Malta looks to start easing COVID-19 measures
Malta is planning to start gradually easing COVID-19 pandemic counter-measures in the coming days after the country registered no new cases, Health Minister Chris Fearne announced on Sunday, Trend reports citing Xinhua.
Out of 448 cases detected in Malta since the confirmation of the first case in early March, 282 have recovered, according to the minister.
Addressing a press conference, Fearne said the sacrifices that people had been asked to make in the past few weeks had paid off.
Malta, he said, took a cautious approach from the outset and had rolled out its plan to be hit by a "river rather than a tsunami" so that the country's healthcare system could be able to cope with the demand.
"We always said that we should aim to avoid a tsunami of cases and instead turn the spread into a river, and we have managed to achieve that, also because the majority of the Maltese people obeyed the guidelines of the health authorities and adhered to the instructions to stay home and stay safe," Fearne said.
He warned that despite the good news, the pandemic was not over yet.
Fearne urged people to continue observing the guidelines that will remain in place for the time being until the health authorities, based on scientific evidence, start to relax some of the measures introduced gradually over the weeks.
He said the measures will see the re-introduction of some of the health services that were stopped to allow the authorities to concentrate on the virus spread. The government will then also see that social life will be gradually restored and economic activity re-activated.
"There could be a second wave so the authorities wanted to make sure that even this hit us slowly so that we can cope with the demand," he said.
Replying to questions, Fearne said 28,000 tests had been carried out and the government did not plan to introduce mandatory testing across the population. It was also against using any app that could track people and invade on their privacy.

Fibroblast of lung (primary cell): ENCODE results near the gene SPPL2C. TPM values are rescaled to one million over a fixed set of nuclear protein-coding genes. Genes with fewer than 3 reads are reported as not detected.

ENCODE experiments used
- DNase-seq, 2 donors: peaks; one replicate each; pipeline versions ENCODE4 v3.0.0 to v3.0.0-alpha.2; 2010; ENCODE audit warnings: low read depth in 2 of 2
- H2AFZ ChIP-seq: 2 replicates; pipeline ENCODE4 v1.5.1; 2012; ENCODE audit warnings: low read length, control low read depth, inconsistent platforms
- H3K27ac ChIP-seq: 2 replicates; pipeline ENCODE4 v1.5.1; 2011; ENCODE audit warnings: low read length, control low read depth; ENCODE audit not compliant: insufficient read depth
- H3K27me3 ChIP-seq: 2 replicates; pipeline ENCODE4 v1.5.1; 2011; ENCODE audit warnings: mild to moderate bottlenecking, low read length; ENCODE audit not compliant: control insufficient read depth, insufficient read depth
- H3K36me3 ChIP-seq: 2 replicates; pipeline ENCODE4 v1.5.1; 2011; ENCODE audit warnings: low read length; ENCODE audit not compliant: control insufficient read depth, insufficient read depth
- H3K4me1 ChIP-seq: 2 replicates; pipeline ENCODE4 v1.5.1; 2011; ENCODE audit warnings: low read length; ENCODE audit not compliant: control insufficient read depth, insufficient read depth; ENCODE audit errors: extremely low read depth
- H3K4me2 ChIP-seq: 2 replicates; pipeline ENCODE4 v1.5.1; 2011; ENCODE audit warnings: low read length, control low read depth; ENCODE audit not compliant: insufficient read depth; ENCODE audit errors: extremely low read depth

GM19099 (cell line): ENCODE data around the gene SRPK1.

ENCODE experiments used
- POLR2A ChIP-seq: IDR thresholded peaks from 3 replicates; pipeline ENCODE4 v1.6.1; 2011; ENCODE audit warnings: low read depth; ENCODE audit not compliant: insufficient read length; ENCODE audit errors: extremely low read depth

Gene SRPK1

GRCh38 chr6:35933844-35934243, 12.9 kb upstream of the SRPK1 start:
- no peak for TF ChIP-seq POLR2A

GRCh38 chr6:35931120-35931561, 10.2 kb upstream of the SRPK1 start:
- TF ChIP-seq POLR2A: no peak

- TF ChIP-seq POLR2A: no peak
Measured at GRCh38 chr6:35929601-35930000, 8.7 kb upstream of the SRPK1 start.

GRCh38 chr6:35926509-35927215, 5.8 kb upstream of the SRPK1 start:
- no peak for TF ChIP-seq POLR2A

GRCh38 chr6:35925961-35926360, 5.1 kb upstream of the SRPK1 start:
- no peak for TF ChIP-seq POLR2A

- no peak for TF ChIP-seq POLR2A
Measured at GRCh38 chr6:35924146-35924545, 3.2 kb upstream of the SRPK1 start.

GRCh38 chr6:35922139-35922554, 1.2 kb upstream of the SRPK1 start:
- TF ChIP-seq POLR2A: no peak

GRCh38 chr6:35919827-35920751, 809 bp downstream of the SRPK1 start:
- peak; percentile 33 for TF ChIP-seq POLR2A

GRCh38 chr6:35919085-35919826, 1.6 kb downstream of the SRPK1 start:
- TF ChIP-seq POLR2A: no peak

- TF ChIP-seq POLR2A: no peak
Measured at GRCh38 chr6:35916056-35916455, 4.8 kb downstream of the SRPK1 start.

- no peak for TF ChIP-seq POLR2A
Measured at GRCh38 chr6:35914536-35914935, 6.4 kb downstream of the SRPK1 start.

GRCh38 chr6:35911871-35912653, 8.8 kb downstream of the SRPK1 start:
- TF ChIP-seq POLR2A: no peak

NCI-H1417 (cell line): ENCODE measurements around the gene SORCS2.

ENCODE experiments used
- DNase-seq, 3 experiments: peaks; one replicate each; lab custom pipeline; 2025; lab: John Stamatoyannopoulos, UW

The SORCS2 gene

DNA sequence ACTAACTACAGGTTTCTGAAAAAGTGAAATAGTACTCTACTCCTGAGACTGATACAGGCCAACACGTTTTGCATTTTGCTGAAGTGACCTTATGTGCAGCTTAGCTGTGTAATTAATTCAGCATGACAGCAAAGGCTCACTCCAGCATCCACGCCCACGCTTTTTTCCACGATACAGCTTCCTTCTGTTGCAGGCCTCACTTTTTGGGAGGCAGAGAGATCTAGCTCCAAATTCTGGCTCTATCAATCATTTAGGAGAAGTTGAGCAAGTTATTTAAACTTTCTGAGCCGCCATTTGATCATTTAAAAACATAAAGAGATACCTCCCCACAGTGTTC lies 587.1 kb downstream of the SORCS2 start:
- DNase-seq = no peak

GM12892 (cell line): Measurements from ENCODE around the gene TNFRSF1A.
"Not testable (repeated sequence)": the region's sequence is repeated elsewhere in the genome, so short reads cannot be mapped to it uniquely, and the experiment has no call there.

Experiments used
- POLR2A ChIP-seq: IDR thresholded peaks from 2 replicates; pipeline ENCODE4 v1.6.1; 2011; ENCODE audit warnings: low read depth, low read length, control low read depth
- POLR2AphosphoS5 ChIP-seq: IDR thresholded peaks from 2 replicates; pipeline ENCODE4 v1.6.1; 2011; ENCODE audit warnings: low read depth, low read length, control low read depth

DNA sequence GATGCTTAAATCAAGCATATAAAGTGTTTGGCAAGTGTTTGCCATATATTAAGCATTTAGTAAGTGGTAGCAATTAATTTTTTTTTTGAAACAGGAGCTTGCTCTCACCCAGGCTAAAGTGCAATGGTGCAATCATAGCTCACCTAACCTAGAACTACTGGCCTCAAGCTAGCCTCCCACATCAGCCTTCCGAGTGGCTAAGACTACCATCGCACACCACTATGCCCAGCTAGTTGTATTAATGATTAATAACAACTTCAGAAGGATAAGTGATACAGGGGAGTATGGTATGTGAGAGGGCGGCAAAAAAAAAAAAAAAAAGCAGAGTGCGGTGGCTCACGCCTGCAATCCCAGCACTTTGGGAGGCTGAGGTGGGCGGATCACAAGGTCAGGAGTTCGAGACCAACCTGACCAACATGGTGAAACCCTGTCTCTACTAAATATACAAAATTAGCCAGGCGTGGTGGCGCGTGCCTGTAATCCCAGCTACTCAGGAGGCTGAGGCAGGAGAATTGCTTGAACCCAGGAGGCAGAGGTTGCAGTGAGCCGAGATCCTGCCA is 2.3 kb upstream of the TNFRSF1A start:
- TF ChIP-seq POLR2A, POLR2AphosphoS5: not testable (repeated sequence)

Speaking in a radio interview concurrently, Prime Minister Robert Abela said the government was looking at achieving the right balance between restoring life to what it was before the pandemic hit and retaining the success it has had so far in its fight.
The key to managing this process was striking a balance between easing off the measures too soon and not waiting too long.
Malta is currently in partial lockdown, with people over 65 and those suffering from certain health conditions not allowed to leave their homes. It banned travel and is only accepting repatriation flights, with anyone arriving having to spend 14 days in mandatory quarantine.
It also introduced several other measures to prevent community spread over the past few weeks, including a ban on being in groups of more than three people unless from the same household, the closure of all schools and the suspension of all religious services and major events.
Court cases were put off and non-essential surgeries postponed. Banks closed some of their branches as a precaution and the government later ordered the closure of non-essential outlets excluding supermarkets, those selling household items and pharmacies.
Malta is also in the process of ordering a prefabricated 90-bed hospital, similar to the one built in Wuhan, China for COVID-19 patients. It will be set up in the grounds of the only state hospital on the island which has already been extended to full capacity in case it is needed.